"LOOK, to be honest, he really was very F--ked up!"
That was Ralph Fiennes getting down to the nitty gritty of Charles Dickens, whom he portrays in his new film, "The Invisible Woman," which he also directed.
The movie tells of Dickens' long relationship with Nelly Ternan (Felicity Jones) an 18-year-old actress and devotee of his work. They embark on an affair that lasts many years, until his death. The romance, if it can be called that, destroys, without sentiment or regret from Dickens, his marriage to his wife -- the mother of his 10 children.
Even in the dim light of a quickly darkening hotel room, Fiennes' celebrated piercing blue eyes are, well -- piercing. He is as alluring as he was when I interviewed him back in 2005 for "The Constant Gardener." Thankfully Fiennes is no longer sporting the full dark beard he featured as Dickens, which made the handsome star all but unrecognizable. His excellent acting helped disguise him as well.
Although some people think this story shows the beloved Dickens as unsympathetic, Fiennes says, "I hope I was able to convey what he had as a public figure that was so enjoyable -- his wit and love of life and his love of being admired. He had a lot of joie de vivre. There's no question that he did as he pleased. But from his point of view, he didn't do anything wrong. He was easily insulted and took great umbrage at criticism. He broke with several good friends and famous admirers when they heard of the Ternan affair and his treatment of his wife. He was very 'poor pitiful me' in a way. Everybody around him was mortified by his behavior."
FIENNES REMARKS, "The movie isn't really about Dickens. It's more a take on the times. And I feel it is very much a woman's movie. It shows what was open to women of that era, how they had to accept and acquiesce and resign themselves to their limited possibilities."
Felicity Jones co-stars as the initially cautious, then besotted and eventually embittered Nelly. Kristin Scott Thomas appears as Nelly's pragmatic mother and Joanna Scanlan is heartbreaking, but also pragmatic, as Dickens' long-suffering wife. (The screening audience I saw this with gasped at one scene when Mrs. Dickens is obliged -- forced, really -- to visit Nelly. I won't spoil it. But it's a stunning bit of acting give-and-take from the women.)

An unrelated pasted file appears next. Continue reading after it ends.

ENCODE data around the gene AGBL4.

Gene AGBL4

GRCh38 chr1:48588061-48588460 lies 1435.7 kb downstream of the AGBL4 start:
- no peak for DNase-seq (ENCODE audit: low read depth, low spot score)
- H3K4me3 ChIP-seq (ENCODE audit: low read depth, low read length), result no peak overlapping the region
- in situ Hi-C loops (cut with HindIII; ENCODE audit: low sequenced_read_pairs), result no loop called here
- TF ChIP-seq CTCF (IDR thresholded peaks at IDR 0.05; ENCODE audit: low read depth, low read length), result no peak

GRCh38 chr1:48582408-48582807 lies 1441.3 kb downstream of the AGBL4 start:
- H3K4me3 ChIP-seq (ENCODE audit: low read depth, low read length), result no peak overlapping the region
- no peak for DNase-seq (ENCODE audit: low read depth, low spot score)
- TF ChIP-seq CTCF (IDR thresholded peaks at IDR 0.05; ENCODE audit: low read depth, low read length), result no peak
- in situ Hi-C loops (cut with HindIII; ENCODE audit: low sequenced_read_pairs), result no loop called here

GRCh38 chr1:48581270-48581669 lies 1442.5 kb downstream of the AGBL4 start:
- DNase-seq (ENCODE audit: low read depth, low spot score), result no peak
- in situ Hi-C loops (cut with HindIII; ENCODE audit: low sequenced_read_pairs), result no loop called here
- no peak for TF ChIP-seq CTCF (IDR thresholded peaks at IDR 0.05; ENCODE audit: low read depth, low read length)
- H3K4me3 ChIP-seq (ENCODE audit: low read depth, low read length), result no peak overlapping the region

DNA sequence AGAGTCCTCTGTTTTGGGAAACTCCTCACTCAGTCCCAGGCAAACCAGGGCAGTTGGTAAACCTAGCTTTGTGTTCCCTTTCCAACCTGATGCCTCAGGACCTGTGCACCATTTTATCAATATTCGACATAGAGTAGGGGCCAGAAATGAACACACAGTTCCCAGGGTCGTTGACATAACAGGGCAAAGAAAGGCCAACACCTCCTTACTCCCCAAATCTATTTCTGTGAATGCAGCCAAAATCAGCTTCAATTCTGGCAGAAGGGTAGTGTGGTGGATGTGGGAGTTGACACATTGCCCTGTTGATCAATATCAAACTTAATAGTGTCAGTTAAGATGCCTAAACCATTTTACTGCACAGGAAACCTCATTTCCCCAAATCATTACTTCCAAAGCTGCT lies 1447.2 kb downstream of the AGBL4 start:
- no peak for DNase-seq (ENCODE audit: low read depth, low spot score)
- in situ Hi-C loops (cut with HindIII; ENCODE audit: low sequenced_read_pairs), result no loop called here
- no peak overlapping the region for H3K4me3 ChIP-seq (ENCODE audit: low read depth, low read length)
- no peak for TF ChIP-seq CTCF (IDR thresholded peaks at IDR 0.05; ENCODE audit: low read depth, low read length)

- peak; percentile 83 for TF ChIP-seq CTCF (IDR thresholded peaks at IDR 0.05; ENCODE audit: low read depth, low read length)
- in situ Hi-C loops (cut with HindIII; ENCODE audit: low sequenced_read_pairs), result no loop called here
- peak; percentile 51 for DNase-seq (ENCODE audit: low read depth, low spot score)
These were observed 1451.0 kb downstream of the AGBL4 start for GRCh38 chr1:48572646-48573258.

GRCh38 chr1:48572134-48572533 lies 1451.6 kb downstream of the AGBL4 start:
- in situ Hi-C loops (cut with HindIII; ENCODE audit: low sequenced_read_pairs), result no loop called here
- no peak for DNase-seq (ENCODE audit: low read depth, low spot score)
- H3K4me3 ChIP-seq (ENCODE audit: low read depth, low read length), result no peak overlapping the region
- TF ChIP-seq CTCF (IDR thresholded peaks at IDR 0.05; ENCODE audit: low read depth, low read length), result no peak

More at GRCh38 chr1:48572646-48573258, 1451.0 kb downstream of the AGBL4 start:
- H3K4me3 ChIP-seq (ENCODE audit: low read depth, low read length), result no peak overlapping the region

Some who have seen the film, which is done in flashback, have wondered why Felicity/Nelly seems to barely age in the film. Ralph explained: "You see, Nelly lied about her age. When she married, after her affair with Dickens ended, she shaved 12 years off her age to her husband. And she got away with it. My problem was how do I present a 20-year-old actress who, in parts of the film, is playing a woman of 40 who looks 30. So we did minimal "age" makeup and conveyed it through how she walked and spoke." (Nelly is often shown striding along the beach, alone; attempting to sort out her feelings and memories about Dickens.)
The stately pace of the film -- which is beautifully photographed by Rob Hardy -- is the opposite of Fiennes' first acting/directing effort, the re-invented, vigorous and acclaimed "Coriolanus." After that experience, the actor said he'd never do it again -- act and direct. But he says, "Well, I was gently being nudged in that direction for this, but the decision was eventually all mine. And no, I really mean it now -- I won't do it again!"
SHELDON ROSKIN reminds me that deaths come in threes in Hollywood. But over this past week, it came in fours.
-- Peter O'Toole, the biggest talent and most overbearing star in cinema history.
-- Joan Fontaine, a big star ("Rebecca," "Suspicion") who disillusioned almost everyone with whom she came in contact with. She is survived by her loveable and civilized sister, Olivia de Havilland, who said she was "shocked and saddened" by her sibling's death, despite their tumultuous, oft-icy, decades-long-estranged relationship. (The "feud" began in childhood and had little to do with one or the other sister winning an Oscar, though show biz legend prefers that version.)
-- Eleanor Parker an under-celebrated genuine star whom I never knew. (Miss Parker's glamorous contribution to the 1965 original film version of "The Sound of Music" has been fondly recalled, following the recent live NBC broadcast of the stage version.)
-- And, finally, Audrey Totter.
Miss Totter, despite her beauty and talent, drifted along in Hollywood, never quite making the top tier, but she was always an electric, welcome presence onscreen. She is perhaps best known for the fascinatingly odd 1946 noir, "Lady in the Lake," a Phillip Marlowe tale starring (strangely) Robert Montgomery as the tough Marlowe. The story is told from the detective's point of view. The audience sees only what he sees. Some people hate it. Others adore it.
Miss Totter, who had mobile features to begin with, is almost surreal in her wild-eyed expressions and reactions. It is something to behold! (Also great in that movie is Jayne Meadows. She has two over-the-top scenes that today would have brought her an Oscar nod for sure.)
RIP, Miss Totter, you had few competitors in the tough-talking dame with-a-mink-and-a-gun genre.
(E-mail Liz Smith at MES3838@aol.com.)
(c)2013 TRIBUNE CONTENT AGENCY, LLC.
Ralph Fiennes materializes in 'The Invisible Woman'
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